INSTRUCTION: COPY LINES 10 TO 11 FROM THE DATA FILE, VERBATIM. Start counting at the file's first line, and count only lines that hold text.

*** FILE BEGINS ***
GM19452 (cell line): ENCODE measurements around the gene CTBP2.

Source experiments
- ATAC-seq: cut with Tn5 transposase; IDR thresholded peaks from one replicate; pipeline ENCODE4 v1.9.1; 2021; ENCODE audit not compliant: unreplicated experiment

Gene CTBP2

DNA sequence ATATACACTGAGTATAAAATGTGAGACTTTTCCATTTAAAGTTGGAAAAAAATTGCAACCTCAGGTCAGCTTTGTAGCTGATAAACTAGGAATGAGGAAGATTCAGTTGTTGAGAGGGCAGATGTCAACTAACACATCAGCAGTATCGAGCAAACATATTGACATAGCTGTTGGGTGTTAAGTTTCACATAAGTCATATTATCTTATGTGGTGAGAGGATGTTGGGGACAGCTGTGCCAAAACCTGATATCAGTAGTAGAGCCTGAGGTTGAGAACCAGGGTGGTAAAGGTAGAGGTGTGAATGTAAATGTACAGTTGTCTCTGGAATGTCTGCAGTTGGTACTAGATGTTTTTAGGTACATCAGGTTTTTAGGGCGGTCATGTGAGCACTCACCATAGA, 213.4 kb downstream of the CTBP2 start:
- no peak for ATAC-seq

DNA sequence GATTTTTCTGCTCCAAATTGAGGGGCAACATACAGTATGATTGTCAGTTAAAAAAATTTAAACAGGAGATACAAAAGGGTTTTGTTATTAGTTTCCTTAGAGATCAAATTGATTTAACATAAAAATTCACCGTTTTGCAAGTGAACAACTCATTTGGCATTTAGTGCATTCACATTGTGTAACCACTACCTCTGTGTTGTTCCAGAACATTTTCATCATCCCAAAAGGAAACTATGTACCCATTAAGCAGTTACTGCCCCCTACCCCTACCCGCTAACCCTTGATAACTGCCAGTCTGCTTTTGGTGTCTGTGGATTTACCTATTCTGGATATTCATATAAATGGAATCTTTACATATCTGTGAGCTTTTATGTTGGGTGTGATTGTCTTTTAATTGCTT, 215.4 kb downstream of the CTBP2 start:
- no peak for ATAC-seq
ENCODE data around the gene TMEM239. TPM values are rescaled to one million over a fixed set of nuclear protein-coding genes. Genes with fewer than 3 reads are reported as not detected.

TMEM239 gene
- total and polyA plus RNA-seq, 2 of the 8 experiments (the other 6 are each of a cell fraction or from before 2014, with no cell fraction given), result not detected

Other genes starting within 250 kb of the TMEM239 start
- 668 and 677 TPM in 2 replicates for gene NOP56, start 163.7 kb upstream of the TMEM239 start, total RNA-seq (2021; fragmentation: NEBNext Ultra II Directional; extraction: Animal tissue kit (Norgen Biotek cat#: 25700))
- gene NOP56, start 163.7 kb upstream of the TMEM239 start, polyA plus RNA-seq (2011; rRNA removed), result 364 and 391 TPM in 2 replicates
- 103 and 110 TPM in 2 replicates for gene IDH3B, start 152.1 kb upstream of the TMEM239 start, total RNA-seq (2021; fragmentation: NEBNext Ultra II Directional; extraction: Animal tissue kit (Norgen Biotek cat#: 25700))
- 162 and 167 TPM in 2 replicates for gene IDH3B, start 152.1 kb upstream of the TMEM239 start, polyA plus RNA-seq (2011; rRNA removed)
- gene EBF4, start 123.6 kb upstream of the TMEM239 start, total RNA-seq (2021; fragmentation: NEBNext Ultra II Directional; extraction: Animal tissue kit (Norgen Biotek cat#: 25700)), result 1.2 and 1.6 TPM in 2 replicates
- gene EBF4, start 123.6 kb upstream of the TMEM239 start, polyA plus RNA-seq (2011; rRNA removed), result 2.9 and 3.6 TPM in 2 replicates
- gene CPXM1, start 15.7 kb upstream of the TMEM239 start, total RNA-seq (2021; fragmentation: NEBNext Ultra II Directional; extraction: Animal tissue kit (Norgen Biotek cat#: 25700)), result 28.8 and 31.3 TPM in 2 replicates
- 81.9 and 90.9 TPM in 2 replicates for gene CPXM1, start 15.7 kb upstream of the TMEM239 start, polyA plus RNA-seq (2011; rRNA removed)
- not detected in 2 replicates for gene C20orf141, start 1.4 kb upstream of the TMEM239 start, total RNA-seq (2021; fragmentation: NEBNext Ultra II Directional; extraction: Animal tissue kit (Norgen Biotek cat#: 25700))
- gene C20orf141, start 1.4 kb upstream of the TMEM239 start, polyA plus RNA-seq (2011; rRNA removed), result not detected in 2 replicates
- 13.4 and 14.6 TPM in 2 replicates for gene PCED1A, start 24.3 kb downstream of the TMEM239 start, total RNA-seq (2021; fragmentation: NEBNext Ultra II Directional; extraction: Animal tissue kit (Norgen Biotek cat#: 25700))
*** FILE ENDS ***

TMEM239 gene
- total and polyA plus RNA-seq, 2 of the 8 experiments (the other 6 are each of a cell fraction or from before 2014, with no cell fraction given), result not detected